laramie1While Macdonnell was seated on the sidelines as Warren supervised his “baby,” the director-producer created a second classic radio western in Fort Laramie. Laramie, a series that depicted the harsh and often challenging experiences of soldiers on a U.S. Army post in the 1880’s, utilized many of the performers who appeared on Gunsmoke, and its creative team as well. Sadly, it lasted barely a season – but it did provide future generations with truly compelling radio. Macdonnell was also in charge in the early days of Have Gun – Will Travel when the hit TV series enjoyed a brief transition to radio from 1958 to 1960.

Norm’s stint as producer of TV’s Gunsmoke lasted until the end of the 1964-65 season; the show had dipped substantially in the ratings, and it was thought that some “new blood” would revitalize the program’s fortunes (as it turns out, all Gunsmoke needed was a new time slot…which propelled the warhorse back into TV’s Top Ten). Norm worked on The Kraft Suspense Theatre for a season, but it’s unquestionably his work on The Virginian that’s as accessible to audiences today as Gunsmoke. Norm served as the executive producer of TV’s first ninety-minute oater until The Virginian ended its run in 1971 (as The Men from Shiloh); during that time he also produced The Road West, a western that ran briefly in the 1966-67 season and starred Barry Sullivan as the patriarch of a pioneer family headed for the Kansas territory. (Perhaps they ran into Marshal Dillon on their way out there?)

20547Norman Macdonnell died on November 28, 1979 at the age of 63. His work in radio is defined by a stamp of quality that modern-day listeners cannot ignore: Escape, Suspense, Philip Marlowe, Romance, Fort Laramie and of course, Gunsmoke. Macdonnell also worked on such series as The Lux Radio Theatre and The Bakers’ Theatre of Stars, and indulged his lighter side on the likes of Life with Luigi, Honest Harold (The Hal Peary Show) and Rogers of the Gazette. Why not celebrate the birthday of one of radio’s indisputable creative geniuses—we have the Escape collection Escape to the High Seas ready to purchase, not to mention Fort Laramie Volume Two, Romance, The Adventures of Philip Marlowe; plus episodes of Rogers of the Gazette in Stop the Press! and Honest Harold in our Yuletide collection The Voices of Christmas Past. Check out our Suspense collections Ties That Bind and Omnibus as well!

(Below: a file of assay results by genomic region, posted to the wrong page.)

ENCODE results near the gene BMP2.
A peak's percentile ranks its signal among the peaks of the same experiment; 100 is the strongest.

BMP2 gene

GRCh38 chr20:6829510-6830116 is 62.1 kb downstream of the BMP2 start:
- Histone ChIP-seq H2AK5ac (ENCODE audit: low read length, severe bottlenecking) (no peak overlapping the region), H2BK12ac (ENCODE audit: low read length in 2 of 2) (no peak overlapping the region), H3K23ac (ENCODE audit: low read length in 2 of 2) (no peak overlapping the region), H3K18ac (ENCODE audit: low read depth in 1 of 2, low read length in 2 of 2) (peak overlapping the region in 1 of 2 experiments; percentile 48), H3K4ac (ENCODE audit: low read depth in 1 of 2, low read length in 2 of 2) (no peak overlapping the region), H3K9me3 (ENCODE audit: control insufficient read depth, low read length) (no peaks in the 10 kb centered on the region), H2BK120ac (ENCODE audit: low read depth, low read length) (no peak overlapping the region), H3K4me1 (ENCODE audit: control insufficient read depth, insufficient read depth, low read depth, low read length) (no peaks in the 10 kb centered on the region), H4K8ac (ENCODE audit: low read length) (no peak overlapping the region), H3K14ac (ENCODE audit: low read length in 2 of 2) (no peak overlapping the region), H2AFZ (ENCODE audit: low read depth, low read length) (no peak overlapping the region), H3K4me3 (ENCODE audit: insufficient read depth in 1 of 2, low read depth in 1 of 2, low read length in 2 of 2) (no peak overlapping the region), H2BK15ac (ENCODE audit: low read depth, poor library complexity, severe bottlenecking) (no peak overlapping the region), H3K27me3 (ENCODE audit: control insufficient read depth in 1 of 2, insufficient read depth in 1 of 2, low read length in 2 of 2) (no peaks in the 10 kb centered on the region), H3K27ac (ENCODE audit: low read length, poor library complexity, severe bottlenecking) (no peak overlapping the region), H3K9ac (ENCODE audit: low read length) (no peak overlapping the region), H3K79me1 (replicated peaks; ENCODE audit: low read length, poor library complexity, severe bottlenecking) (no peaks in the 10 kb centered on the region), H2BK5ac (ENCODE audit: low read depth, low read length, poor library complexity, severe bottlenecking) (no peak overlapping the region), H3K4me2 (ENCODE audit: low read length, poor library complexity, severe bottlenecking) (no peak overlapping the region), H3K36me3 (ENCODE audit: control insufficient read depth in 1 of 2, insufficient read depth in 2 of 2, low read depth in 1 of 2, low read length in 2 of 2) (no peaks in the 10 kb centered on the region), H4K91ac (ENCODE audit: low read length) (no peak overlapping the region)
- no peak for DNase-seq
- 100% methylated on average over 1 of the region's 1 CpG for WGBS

Inner Sanctum at the movies


In 1943, Universal Pictures was reaping the rewards from a revived horror movie cycle, so the studio decided in June of that year to ink a deal with Simon and Schuster to institute a film series based upon the publishing company’s popular “Inner Sanctum” novels…much in the same way that S&S agreed to let producer Himan Brown fashion a radio program (Inner Sanctum Mysteries) with the same name. Both the novels and the radio series were quite popular…though curiously, Universal did not use any of the novels or scripts from the show, just the “Inner Sanctum” name. Actor Lon Chaney, Jr., who was under contract to Universal and was beginning to chafe at having to play one monster after another, would star in the brief series of six films—though one could charitably say he was miscast in all of them.

drdeath1Still, the Inner Sanctum movie franchise got off to a promising start with Calling Dr. Death (1943), which cast Lon, Jr. as renowned neurologist Mark Steele. Steele subscribes to the then-radical therapy of hypnosis, with which he’s been able to work wonders with his patients. The doc is ga-ga for his nurse, Stella Madden (Patricia Morison), who is most reciprocal in her romantic attentions. But Mark has an unfaithful wife named Maria (Ramsay Ames), who refuses to relinquish her (sorry about this) Steele-like grip on him. At the end of a “lost weekend,” Maria has been discovered murdered at Mark’s lodge (both beaten to death with a poker and then disfigured with acid)—and Mark has no memory of what happened during that previous forty-eight hours due to a blackout. Intrepid Inspector Gregg (J. Carrol Naish of Life With Luigi fame) pursues suspect Steele with the tenacity of a pit bull terrier.